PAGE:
Reality TV: Networks know they need to compete with cable stations for eyes and publicity in January — but they don’t have the money to produce high-concept shows and premiere them in the winter. Those are reserved for September. So the winter has become a time to premiere cheaper, less risky reality shows and see how they do. Like Undercover Boss or The Marriage Ref last year. More than anything, when a reality show has proven itself, networks seem to really enjoy premiering them in the winter (American Idol, The Bachelor).
So with all of that, now we have January, the start of the winter TV season. It’s probably the most tame of the last two or three Januarys, since FX doesn’t have much of an exciting roll-out and the network offerings are at best mediocre. But there are still some premieres worth checking out. Today is Part 1, through Jan. 17, we’ll finish it off this week some time:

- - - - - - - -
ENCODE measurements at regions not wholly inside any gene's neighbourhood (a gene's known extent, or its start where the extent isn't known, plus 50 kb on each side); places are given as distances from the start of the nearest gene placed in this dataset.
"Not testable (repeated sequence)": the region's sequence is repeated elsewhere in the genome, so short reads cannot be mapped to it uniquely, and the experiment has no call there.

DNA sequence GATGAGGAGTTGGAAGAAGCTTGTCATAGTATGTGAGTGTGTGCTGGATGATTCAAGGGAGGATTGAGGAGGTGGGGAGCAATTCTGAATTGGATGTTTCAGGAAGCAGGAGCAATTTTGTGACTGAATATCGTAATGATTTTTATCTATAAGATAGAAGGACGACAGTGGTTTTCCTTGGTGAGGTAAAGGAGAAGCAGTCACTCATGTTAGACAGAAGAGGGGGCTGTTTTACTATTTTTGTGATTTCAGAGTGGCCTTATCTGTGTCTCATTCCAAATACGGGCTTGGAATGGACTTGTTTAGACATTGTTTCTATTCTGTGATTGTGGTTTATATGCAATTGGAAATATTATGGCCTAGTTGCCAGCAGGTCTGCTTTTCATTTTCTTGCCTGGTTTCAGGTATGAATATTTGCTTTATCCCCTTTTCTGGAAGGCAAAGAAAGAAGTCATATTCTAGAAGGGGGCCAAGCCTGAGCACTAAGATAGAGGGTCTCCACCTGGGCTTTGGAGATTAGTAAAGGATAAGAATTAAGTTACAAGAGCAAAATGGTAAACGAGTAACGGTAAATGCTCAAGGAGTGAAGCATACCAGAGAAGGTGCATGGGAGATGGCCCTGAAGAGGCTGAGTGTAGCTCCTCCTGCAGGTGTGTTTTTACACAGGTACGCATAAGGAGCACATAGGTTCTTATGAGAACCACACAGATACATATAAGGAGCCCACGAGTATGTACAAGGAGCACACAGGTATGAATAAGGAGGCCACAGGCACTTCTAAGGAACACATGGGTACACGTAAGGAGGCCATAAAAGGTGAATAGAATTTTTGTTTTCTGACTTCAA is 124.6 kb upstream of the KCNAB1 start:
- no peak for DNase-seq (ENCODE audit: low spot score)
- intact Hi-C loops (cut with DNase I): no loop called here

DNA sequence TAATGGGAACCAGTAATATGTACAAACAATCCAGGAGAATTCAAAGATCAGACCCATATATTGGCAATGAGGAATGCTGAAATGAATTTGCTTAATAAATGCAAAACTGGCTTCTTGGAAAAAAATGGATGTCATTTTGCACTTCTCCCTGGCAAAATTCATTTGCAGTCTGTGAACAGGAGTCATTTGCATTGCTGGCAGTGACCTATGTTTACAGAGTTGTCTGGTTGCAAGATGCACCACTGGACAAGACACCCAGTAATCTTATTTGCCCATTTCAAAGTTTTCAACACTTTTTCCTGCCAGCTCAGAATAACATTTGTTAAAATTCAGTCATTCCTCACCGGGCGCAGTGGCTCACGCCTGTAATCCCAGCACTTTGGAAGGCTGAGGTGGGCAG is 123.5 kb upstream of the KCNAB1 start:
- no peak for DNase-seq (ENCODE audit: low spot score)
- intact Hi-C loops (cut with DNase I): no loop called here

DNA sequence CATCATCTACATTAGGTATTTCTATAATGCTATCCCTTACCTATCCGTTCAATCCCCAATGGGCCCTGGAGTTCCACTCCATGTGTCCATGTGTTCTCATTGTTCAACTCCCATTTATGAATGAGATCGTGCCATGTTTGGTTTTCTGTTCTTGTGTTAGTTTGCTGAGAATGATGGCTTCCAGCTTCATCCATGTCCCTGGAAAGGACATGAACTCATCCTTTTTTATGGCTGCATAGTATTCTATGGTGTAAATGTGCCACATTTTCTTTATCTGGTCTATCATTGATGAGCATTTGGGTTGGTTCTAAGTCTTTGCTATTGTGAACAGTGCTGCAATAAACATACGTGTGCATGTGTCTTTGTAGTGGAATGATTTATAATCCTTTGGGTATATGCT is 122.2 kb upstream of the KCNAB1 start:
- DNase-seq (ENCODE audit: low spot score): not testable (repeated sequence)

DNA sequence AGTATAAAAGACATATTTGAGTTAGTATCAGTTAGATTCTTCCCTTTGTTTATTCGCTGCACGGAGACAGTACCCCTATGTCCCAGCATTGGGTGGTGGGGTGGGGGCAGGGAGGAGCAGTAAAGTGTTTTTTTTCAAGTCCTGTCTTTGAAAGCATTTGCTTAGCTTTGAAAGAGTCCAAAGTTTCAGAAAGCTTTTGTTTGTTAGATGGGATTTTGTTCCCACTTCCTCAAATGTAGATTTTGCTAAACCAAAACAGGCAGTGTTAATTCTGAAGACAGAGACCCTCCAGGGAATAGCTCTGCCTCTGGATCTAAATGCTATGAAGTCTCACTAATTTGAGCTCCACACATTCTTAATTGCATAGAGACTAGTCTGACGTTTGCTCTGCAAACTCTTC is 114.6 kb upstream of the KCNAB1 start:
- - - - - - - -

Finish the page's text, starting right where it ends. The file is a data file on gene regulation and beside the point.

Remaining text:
V (ABC, Tuesday): Considering only about one-quarter of last year’s show was even remotely interesting — any parts that involved Anna and … nothing else — the fact that I’m even listing it is almost a gift. But if ABC decided to bring it back for another year, there had to be some kind of plan, right? Some kind of way to make the show more focused and streamlined? It’s got two weeks to prove to me it can be a good show before Raising Hope comes back and I drop V for good.
SOUTHLAND (TNT, Tuesday): I’m giving Southland a mulligan. When its new episodes aired on TNT last year, they were supposed to be the second season of episodes that aired on NBC until the network pulled the plug before it even aired the episodes. They weren’t that good. I was often choosing procedural episodes of Justified instead. Now Southland’s new episodes are all TNT, away from the NBC standards and practices people. The entire vibe of the show should change.